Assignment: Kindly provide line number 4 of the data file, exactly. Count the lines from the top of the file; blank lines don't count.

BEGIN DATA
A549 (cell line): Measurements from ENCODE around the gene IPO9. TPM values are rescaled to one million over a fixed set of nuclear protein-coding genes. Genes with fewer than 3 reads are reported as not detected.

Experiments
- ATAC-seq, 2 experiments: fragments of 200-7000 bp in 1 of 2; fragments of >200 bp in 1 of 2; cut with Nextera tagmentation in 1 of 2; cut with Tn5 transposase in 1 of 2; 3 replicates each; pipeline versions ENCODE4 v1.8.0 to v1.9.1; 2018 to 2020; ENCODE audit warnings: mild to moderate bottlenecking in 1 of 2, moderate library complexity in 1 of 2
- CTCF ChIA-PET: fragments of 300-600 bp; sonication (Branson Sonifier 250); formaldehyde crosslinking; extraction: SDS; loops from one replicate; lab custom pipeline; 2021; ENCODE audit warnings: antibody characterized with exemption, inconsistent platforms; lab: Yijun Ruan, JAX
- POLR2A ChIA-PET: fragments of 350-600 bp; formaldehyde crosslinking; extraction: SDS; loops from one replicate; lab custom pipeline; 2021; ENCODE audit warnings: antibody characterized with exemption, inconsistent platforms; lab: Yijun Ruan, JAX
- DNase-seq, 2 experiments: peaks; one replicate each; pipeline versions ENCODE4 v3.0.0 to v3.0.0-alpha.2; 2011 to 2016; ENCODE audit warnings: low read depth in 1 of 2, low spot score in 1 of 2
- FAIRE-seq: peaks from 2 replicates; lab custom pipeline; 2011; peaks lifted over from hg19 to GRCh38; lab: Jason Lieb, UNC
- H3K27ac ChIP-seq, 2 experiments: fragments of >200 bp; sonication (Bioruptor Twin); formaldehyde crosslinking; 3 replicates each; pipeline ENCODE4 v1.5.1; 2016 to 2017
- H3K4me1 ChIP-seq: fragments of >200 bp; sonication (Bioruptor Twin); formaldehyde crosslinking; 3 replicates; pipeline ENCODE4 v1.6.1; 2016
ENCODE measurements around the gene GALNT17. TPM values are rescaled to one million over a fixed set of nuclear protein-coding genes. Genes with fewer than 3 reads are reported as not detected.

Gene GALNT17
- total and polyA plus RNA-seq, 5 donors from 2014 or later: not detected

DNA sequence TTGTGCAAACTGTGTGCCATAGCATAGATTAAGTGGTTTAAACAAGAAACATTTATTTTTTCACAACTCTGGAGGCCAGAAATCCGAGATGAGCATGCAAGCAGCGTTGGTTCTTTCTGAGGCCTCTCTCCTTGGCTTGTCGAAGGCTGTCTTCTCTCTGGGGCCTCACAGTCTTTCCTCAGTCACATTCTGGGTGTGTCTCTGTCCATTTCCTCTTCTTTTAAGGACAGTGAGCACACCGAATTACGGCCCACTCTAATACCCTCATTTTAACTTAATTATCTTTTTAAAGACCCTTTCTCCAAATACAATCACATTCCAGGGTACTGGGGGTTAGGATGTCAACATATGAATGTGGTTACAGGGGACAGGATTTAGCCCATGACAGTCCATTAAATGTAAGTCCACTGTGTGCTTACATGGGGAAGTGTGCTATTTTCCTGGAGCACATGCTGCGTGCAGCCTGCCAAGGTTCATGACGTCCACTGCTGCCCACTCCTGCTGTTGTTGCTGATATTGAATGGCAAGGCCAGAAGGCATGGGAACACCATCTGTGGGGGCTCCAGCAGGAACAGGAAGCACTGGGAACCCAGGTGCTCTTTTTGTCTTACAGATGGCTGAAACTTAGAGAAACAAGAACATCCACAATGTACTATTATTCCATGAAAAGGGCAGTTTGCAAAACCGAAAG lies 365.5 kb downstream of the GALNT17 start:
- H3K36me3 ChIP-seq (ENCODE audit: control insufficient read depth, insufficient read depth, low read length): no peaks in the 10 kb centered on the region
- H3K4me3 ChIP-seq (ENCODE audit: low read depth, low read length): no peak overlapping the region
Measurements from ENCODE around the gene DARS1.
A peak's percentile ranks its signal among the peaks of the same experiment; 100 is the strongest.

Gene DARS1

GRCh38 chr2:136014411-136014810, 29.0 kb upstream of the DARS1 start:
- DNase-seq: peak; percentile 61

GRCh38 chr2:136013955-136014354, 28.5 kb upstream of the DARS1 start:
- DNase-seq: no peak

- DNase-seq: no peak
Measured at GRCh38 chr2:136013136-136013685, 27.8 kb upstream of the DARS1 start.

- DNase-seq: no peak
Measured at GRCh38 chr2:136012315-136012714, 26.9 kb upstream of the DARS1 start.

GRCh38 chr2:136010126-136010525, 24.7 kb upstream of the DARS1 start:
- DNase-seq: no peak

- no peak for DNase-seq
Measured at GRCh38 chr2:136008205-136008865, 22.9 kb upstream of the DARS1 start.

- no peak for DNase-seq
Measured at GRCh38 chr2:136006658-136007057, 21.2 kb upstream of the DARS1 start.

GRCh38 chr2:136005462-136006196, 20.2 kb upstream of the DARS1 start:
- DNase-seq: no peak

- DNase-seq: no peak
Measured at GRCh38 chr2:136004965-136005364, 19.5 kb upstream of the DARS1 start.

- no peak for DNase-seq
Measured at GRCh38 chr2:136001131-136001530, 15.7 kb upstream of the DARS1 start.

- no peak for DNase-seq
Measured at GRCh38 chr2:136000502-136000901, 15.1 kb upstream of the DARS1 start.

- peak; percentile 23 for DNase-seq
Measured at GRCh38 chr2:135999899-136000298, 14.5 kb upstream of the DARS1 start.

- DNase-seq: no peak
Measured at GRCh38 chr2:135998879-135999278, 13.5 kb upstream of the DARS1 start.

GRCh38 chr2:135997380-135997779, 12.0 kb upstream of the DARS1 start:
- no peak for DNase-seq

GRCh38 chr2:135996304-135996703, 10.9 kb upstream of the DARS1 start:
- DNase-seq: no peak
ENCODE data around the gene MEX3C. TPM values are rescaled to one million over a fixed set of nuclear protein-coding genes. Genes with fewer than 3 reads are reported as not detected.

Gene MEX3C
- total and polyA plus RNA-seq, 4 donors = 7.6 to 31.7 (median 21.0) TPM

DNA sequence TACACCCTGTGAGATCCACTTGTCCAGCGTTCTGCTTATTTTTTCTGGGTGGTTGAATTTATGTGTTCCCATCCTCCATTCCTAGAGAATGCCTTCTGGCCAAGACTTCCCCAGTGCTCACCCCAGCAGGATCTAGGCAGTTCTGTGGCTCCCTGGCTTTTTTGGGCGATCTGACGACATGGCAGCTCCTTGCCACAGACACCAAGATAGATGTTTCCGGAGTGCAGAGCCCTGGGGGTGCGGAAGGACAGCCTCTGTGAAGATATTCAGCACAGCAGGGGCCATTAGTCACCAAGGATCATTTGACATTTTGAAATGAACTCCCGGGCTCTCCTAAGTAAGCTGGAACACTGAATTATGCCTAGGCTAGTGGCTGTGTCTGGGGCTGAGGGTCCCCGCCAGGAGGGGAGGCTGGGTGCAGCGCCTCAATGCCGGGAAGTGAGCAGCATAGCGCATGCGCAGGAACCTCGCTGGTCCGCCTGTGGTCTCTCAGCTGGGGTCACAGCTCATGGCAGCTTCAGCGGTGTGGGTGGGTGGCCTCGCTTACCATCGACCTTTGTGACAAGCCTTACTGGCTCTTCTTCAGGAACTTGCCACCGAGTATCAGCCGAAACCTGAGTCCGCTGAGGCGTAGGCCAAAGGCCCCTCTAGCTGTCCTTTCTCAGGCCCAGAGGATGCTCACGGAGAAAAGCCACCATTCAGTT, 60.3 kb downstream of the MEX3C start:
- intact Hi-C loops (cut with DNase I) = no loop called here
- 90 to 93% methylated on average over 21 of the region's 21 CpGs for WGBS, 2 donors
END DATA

- CTCF ChIA-PET: fragments of 300-600 bp; sonication (Branson Sonifier 250); formaldehyde crosslinking; extraction: SDS; loops from one replicate; lab custom pipeline; 2021; ENCODE audit warnings: antibody characterized with exemption, inconsistent platforms; lab: Yijun Ruan, JAX